Paints and stains are pretty similar in their end results, and both are frequently used to decorate or finish pieces of furniture and fences or outdoor features.
There are definitely pros and cons to both products, and these can be weighed up when you’re trying to decide which is best for your project.
In terms of ease of application, stain is generally easier to apply. You often don’t have to prime before staining, making its application less time-consuming. Plus it usually requires just one coat, whereas paint will often require several.
What is the difference between staining and painting?
Stain is always thinner than paint, and you can tell it apart from paint by the way in which it soaks into a surface. In contrast, paint sits on top of the surface, coloring the substrate, or becoming part of the substrate as color.
Another difference between the two is the surfaces they can be applied to. While you can get a myriad of paints for different surfaces, stains are primarily used on wood.
Stain is ideal when you’re trying to enhance and preserve the natural characteristics of raw wood, rather than trying to conceal these.
You can also get stains designed for concrete.
Paint comes in a greater range of finishes, from high-gloss to matte or ‘flat’ varieties, it also comes in a broader range of colors, and is designed to provide color uniformity and conceal flaws and imperfections on the surface.
Which is cheaper: paint or stain?
Stain is usually cheaper to purchase than paint, which is more expensive per gallon.
If you have a large area to coat, such as a fence, a stain could be a more economical option, and it will also last longer, meaning you won’t need to retouch it as often as paint.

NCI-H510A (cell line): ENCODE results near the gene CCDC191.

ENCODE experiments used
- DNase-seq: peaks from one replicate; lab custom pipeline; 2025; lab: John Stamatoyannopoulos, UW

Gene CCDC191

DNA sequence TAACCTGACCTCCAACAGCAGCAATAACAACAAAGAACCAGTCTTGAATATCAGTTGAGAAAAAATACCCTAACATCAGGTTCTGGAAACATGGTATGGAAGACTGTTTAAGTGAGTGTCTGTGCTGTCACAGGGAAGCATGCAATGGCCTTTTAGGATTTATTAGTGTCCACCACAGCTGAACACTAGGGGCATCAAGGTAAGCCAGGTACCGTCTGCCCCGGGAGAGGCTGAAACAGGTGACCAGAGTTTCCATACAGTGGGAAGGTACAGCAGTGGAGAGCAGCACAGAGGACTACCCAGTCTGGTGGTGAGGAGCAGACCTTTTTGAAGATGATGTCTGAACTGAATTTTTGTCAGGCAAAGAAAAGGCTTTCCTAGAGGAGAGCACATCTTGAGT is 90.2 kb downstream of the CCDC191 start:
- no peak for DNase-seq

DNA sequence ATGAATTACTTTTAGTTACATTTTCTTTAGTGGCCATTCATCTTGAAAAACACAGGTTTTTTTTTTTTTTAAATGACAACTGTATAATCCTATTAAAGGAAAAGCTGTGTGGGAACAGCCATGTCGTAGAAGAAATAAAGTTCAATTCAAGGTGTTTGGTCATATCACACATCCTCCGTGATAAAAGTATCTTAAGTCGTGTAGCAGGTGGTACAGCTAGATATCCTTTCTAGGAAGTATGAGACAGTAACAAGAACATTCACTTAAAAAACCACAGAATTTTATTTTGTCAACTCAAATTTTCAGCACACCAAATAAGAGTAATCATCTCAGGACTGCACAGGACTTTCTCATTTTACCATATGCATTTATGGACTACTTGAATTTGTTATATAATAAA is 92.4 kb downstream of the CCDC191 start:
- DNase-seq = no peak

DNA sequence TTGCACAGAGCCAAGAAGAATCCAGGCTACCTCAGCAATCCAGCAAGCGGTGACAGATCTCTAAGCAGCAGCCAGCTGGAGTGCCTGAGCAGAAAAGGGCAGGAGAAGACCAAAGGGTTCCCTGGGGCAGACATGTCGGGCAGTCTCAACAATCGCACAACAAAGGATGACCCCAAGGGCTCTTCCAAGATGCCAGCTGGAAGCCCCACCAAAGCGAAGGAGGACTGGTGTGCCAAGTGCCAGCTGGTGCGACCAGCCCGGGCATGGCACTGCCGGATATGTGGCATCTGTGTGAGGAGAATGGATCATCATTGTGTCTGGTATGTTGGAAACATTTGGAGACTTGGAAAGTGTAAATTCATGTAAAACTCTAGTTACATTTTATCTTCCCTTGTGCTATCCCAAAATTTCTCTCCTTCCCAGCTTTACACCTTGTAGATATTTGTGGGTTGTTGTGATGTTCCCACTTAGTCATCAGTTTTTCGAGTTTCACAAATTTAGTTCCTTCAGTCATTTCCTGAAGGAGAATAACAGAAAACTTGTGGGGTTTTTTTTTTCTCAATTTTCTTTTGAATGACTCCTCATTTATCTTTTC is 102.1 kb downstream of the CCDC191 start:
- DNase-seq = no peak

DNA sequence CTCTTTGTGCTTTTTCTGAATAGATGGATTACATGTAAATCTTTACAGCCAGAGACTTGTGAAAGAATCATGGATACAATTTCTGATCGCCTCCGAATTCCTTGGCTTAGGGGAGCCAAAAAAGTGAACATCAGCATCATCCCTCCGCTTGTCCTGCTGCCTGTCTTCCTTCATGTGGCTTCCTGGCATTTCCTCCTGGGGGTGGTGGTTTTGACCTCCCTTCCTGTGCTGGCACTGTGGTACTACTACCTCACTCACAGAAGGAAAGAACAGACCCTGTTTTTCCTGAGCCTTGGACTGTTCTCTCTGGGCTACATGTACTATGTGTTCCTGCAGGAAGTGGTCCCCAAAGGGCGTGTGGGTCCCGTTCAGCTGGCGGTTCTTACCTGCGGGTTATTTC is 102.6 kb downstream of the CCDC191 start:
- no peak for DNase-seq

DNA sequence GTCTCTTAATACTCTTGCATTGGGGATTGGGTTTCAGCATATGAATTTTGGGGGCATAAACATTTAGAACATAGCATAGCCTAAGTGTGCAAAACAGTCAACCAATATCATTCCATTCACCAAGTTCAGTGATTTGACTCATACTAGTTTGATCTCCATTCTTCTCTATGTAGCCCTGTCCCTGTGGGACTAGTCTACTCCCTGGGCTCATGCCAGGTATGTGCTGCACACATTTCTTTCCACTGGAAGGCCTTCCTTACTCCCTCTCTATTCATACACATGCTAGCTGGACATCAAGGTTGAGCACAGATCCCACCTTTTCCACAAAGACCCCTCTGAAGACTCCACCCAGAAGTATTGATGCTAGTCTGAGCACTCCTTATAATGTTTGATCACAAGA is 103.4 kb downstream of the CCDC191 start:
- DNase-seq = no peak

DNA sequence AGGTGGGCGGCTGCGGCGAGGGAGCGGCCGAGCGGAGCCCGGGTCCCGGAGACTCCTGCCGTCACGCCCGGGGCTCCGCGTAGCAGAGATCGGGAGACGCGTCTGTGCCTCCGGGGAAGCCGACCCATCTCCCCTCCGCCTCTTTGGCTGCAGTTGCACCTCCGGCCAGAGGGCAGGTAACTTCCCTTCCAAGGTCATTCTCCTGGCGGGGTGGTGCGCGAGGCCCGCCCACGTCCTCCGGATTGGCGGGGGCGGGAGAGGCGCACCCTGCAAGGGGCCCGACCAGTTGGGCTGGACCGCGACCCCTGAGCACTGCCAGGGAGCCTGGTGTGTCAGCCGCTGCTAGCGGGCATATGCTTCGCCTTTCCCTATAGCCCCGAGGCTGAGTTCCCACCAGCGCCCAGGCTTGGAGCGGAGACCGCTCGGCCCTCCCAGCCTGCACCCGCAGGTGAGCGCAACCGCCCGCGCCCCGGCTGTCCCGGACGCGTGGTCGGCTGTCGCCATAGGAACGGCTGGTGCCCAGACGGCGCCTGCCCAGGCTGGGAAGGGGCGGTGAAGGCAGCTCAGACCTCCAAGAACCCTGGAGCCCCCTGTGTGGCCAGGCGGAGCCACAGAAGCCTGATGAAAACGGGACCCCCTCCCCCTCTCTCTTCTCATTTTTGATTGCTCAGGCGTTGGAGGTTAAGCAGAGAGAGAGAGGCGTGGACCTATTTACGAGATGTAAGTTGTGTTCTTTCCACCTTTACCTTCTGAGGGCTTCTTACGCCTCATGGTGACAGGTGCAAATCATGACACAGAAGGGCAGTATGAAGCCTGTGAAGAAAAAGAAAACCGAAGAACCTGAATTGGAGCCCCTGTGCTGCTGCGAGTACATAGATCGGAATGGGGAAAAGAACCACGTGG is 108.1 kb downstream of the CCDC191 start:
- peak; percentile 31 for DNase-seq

Which one is for me?
Paints and stains each offer their own benefits.
Stains allow you to enhance raw wood surfaces and are great for preserving rough-sawn and textured siding and shingles on your home. A stain will provide a more natural look.
If you’re looking for something bolder, and want a uniform color that will conceal the surface fully, then paint is probably a better option for you.
Let’s break down the pros and cons of each:
Advantages of using a stain vs paint
- Cheaper and more economical
- Provides a more natural look that preserves the raw properties of the wood
- No primer required and minimal prep
- Less likely to peel and chip
- Faster application – usually requires only one coat
Disadvantages of using a stain vs paint
- Fewer colors to choose from
- Batching of stain is more crucial
- Only comes in a ‘flat’ sheen
- Cannot be applied over painted surfaces
- Very absorbent surfaces may require more stain
Advantages of using paint vs stain
- Paint provides uniform coverage that conceals flaws
- A wide variety of colors to choose from
- Different sheens and finishes available
- You can paint over previously painted surfaces as long as you prep them. Whereas you cannot do this with stain.
- Paint can be applied to a broader range of surfaces
Disadvantages of using paint vs stain
- Paint is generally more expensive to purchase
- Paint takes longer to apply and needs more prep
- Paint can be prone to cracking or flaking
- Paint often needs more than one coat
Things to consider before you choose
Do you want a more natural look that will preserve the characteristics of the wood rather than conceal them? If so, a stain is a good choice as it will enhance raw wood, while also providing protection.
Because stain penetrates the surface rather than sits on top of it, it’s less prone to chipping and peeling, unlike paint.
If you want minimal prep, go for a stain. Staining wooden surfaces often doesn’t require a primer, so it’s less time-consuming.
While stain can be used only on wood or occasionally concrete, paint is far more versatile. Another thing to consider is how absorbent the surface is.
If it’s very absorbent and you’re using a stain, you may end up having to use a lot more than you first planned for.
Stains and paints each have their own place in the world of painting and decorating, but which product is best for you depends on the type of surface you’re working with, and the final effect you want to achieve.
Stain is great for preserving raw wood while enhancing its features, while paint offers a much larger selection of colors and finishes, and can be great for transforming a surface that has a lot of flaws that you want to conceal.